Displaying 41 - 50 of 186 Forum Posts Prev 3 4 5 6 7 Next
  • Mar 21, 2017 12:20 PM
    Last: 8d
    I'm such a procrastinator and I have a feeling I'll be waiting until April 18th to file. I love when tax day falls on a weekend and Emancipation Day falls on a Monday. Three days may not seem like a lot to many people, but it's a godsend for procrastinators out there!
  • Mar 21, 2017 12:57 PM
    Last: 8d
    J.K.Logic Wrote: And we don't even have universal healthcare, just a patchwork system of programs to help Americans get health insurance access and discounts and coverage and whatnot. So why do we continue to operate like this? If it's so obvious we are spending more and getting far less, why can't we have a serious conversation about universal healthcare, as other countries employing it are having better results across the board than us?

    This question has baffled me before, during, and after I wrote my college thesis paper on this topic. We spend more money per person than any other country in the world yet have some of the lowest rankings of access to care and affordability than any other industrialized country in the world.

    I hate to bring politics into this discussion, but it's impossible to ignore politics when it's so intertwined in the discussion. Our government made a very deliberate choice to operate a for profit healthcare system decades ago and chose to have a system where healthcare wasn't a right, but a privilege.

    Obamacare did help alleviate some of these issues by mandating that insurance companies couldn't deny someone simply because they had a preexisting condition, but there wasn't enough votes to pass what President Obama stated he wanted, which was the public option. (Obama later even went further and said that he would have loved to have a single-payer system similar to the rest of the industrialized world, but knew that idea was dead on arrival in Congress.)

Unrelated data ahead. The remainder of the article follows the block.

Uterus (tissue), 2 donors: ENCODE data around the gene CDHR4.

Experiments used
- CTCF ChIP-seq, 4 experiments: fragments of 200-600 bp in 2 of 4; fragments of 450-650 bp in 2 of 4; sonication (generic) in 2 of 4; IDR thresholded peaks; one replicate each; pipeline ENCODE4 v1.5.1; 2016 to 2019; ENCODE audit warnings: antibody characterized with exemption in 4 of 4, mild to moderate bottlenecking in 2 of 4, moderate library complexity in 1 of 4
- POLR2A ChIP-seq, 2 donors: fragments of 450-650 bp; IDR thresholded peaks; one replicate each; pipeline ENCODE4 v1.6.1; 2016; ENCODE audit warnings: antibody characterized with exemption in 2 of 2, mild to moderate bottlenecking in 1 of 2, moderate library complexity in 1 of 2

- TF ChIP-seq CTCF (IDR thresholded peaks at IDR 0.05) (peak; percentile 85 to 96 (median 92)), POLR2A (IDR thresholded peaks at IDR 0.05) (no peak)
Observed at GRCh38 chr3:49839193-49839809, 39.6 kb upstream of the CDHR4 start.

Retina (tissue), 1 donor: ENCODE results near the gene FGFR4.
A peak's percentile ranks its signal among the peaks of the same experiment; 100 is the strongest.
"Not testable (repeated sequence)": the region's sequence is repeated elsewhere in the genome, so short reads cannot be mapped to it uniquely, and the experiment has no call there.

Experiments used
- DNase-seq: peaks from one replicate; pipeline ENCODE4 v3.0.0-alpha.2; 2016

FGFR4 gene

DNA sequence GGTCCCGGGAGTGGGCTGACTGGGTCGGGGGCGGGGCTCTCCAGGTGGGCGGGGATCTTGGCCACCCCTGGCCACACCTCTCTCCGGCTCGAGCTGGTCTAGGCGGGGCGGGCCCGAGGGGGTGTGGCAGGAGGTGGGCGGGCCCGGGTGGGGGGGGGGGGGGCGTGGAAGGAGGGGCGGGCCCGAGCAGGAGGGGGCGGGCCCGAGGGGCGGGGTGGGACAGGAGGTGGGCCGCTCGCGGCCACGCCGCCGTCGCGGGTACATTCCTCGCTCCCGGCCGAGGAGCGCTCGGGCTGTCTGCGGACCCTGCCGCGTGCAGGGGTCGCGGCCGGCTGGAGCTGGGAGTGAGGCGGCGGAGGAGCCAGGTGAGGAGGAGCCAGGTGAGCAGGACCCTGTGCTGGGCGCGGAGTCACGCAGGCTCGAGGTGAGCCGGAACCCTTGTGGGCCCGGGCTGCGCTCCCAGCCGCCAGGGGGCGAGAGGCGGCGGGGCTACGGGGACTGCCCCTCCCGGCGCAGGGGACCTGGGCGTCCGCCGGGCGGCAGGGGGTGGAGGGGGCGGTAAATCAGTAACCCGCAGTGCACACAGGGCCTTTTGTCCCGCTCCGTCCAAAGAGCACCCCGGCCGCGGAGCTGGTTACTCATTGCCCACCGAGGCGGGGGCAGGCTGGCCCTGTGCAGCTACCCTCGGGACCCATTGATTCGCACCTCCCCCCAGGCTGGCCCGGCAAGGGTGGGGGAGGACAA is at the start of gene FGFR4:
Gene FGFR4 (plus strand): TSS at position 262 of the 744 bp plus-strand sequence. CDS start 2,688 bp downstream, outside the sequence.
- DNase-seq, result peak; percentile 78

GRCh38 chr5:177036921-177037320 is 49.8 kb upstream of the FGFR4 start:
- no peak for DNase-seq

What Obamacare didn't do very well was tackle costs of services. An MRI in one hospital may cost $500 while an MRI in another hospital in the same city may cost $1,500. The list goes on and on (and on). If we really want to fix the healthcare system we have to start with cost control, but that just isn't politically possible right now.

    Then we need to begin an attempt to change the hearts and minds of voters. "Medicare for All" polls a heck of a lot better than "Socialized Healthcare," but a lot of people don't understand that they are the same exact thing.

  • Mar 14, 2017 02:59 PM
    Last: 8d

    The American Health Care Act that Congress is currently debating won't just affect the individual health insurance market and Medicaid, but Medicare as well.

    The bill Congress is debating now repeals the Medicare payroll surtax on high-income earners and virtually all other tax and revenue provisions in Obamacare. While this change wouldn't be noticeable to most seniors on the program, they could potentially deplete the Medicare Trust Fund by 2025, which would then require the Congress to step in and potentially make draconian changes in order to keep the program afloat. Tens of millions of baby boomers who will be relying on Medicare for their health insurance coverage in 2025 would then be forced to take a "wait and see" approach to what happens with their coverage.

    While I'm still decades away from being eligible for Medicare, I still worry about my parents who will be entering the program in a few short years. People who paid into the system for their entire lives shouldn't have to worry about whether or not they will be able to get coverage. Hopefully Congress will be able to figure this out if they are going to continue moving forward with AHCA.

  • Mar 10, 2017 10:33 AM
    Last: 19d

    I'm sorry to hear about your husband.

    I encourage you to speak with someone who works at the SSA, but this is what I found.

    Your survivor benefit amount would be based on the earnings of the person who died. The more they paid into Social Security, the higher your benefits would be.

    The monthly amount you would get is a percentage of the deceased's basic Social Security benefit. It depends on your age and the type of benefit you would be eligible to receive.

    These are examples of the benefits that survivors may receive:

    • Widow or widower, full retirement age or older -- 100 percent of the deceased worker's benefit amount;
    • Widow or widower, age 60 -- full retirement age -- 71½ to 99 percent of the deceased worker's basic amount;
    • Disabled widow or widower aged 50 through 59 -- 71½ percent;

  • Mar 04, 2017 02:39 PM
    Last: 22d

    I don't like artificial "end" dates because Congress has never shown that they are able to adhere to them whatsoever. What typically happens is they do nothing until a month or two before the "end" date and then pass stopgap extensions for years and years.